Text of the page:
Shot and Chaser

A human sits by a wall. A human sees the ground, and a wall. These two are at a right angle from one another. One goes up. It might as well go up to infinite heaven. One goes across. It might as well extend out horizontalizing to inifinite earthness. The ground does do that. The ground - infinity through roundness. Groundness.

A human perceives something. What they perceive is tinier than the room they are in - they can’t perceive the wall. Can’t perceive the ground, for it’s true groundness. The human perceives only a tiny - infinitely tiny - rendition of these things. It is a view so personal as to be insignificant. How many human perspectives on the wall would it take to embody the wall? One? One million? The number is infinity, and the scope of human perception is infinitely small. It is nothing. 

A human perceives something. What they perceive is groundier than the ground they sit on. The human perception is a factor of every moment of existence in every corner of the universe past and future. The human perspective is a lighthouse on a promontory - scanning a dizzying horizon. The closer a human looks at a wall, the more wall there is to perceive, the harder they focus on the grounds recession into horizon, the more particulate oomph unfurls itself. There is no limit to human perception - one moment of perception by one human is infinitely large - as to encompass the entirety of the universe. As to pack the universe into a crevice in a brick wall. A human in Maine, listening hard enough, can hear cathedral bells from Rome. The fuzzy tendrils of human perception can never be said to terminate at any fixed point.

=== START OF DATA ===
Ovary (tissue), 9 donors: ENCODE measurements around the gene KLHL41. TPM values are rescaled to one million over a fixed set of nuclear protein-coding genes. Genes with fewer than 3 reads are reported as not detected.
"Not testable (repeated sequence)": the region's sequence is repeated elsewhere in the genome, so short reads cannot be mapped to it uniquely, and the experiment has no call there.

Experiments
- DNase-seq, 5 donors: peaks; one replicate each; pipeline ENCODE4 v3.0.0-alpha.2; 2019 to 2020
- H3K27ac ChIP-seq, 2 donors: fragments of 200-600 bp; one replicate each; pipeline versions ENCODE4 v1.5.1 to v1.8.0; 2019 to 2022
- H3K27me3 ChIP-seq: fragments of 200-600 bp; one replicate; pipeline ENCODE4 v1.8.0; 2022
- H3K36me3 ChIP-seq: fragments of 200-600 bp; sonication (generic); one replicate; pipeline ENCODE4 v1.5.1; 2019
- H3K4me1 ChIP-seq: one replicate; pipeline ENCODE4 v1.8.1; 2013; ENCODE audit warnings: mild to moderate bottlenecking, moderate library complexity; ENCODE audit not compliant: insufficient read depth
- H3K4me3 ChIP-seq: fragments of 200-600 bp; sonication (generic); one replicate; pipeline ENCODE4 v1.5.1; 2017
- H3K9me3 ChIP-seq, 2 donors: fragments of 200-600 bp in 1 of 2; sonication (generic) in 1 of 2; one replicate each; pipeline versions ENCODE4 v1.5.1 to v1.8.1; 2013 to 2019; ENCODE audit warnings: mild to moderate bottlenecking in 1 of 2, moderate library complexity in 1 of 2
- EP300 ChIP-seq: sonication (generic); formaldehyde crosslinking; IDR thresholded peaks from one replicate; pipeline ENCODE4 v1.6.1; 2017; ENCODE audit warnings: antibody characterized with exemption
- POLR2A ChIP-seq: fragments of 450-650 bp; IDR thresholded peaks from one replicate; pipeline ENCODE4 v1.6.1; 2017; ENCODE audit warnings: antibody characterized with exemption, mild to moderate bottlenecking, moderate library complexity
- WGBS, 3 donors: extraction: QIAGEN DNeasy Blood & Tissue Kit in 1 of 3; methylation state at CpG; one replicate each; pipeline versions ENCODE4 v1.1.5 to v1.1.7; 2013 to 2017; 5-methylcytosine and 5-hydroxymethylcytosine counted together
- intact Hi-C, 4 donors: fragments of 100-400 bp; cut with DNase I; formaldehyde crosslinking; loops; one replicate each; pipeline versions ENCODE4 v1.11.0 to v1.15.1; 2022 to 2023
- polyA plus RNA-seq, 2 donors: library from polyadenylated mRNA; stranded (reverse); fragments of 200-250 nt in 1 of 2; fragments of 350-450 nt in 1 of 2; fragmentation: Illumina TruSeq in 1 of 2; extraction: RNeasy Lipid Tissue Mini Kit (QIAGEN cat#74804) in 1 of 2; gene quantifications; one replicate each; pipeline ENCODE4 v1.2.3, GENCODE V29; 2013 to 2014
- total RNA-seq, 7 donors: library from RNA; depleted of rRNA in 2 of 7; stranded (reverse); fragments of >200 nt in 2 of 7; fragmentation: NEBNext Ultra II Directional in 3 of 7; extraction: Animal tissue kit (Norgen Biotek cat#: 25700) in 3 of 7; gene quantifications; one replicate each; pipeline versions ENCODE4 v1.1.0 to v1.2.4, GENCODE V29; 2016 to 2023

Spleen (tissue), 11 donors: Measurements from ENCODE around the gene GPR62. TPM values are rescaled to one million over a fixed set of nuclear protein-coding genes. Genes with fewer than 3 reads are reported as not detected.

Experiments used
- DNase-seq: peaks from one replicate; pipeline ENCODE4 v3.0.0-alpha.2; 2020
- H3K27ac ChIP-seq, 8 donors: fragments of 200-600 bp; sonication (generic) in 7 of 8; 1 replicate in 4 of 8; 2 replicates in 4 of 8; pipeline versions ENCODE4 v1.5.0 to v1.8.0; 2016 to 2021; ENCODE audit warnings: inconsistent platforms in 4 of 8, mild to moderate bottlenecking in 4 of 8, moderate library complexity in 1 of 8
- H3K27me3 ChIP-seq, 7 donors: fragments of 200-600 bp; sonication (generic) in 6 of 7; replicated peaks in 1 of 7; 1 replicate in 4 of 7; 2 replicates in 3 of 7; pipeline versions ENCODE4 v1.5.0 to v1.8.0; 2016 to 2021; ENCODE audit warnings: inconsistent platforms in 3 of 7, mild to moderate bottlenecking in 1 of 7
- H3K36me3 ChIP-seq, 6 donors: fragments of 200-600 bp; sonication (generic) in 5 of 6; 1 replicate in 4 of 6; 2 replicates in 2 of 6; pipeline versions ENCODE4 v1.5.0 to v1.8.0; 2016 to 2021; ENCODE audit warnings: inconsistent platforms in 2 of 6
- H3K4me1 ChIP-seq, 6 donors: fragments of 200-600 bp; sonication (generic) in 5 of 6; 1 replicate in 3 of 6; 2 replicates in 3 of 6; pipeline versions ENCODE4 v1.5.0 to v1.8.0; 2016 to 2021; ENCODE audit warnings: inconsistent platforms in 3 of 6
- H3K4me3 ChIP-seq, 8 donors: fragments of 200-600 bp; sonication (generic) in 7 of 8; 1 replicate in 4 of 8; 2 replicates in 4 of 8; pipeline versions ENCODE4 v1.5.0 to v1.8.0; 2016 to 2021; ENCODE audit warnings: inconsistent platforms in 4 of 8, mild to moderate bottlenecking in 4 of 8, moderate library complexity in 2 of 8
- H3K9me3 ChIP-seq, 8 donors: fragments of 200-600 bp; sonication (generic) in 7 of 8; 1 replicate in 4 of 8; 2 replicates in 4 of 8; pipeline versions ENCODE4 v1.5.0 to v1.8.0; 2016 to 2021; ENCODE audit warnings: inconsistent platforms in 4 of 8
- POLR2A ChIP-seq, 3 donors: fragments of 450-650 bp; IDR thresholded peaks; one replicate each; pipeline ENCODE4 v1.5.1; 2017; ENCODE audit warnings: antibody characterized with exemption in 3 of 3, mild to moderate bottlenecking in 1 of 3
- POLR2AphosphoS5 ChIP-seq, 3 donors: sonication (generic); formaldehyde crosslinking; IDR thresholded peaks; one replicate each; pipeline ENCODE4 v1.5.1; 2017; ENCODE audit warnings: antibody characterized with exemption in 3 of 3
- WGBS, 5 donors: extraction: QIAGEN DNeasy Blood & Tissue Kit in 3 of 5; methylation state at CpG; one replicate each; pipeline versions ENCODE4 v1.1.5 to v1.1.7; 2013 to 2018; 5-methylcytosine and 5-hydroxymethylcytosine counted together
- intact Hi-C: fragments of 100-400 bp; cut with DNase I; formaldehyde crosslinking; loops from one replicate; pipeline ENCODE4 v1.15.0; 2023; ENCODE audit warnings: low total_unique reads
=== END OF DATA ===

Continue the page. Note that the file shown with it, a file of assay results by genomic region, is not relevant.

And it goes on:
Are humans “doin’ too much?” Is the modern world a crisis of sufficiency? Is it good enough? Big enough? Skinny enough? Is it up and to the right? Is it staring back along a desert skyline with lazy eyes, cigarette hanging off a loose grin? Does it flick the butt into the sand, stomp, and smear it with a brown leather boot? Does it have a critically acclaimed sequel? 

Humans are pissing. Pissing on graves. Pissing into the flowerbeds. Pissing into the wind, feeling the splatter, hoisting up their sweatpants.

Humans are moaning, making, marvelling, mooning each other. Humans are sitting at slightly uncomfortable chairs because the other place doesn’t have as good of coffee. Humans are asking about the wifi password. They are leaving because there’s no wifi. Babies are spluttering out of the womb and asking about the wifi password.

A group of extremist billionaire closet Republicans from a mansion overlooking Silicon Valley coordinated with the Chinese government to receive a sample of Mao Zedong’s DNA. That DNA is sitting inside of a biotech labratory in Santa Clara waiting to change the course of human history. But so did a dead house fly in one of the corners behind the fridge.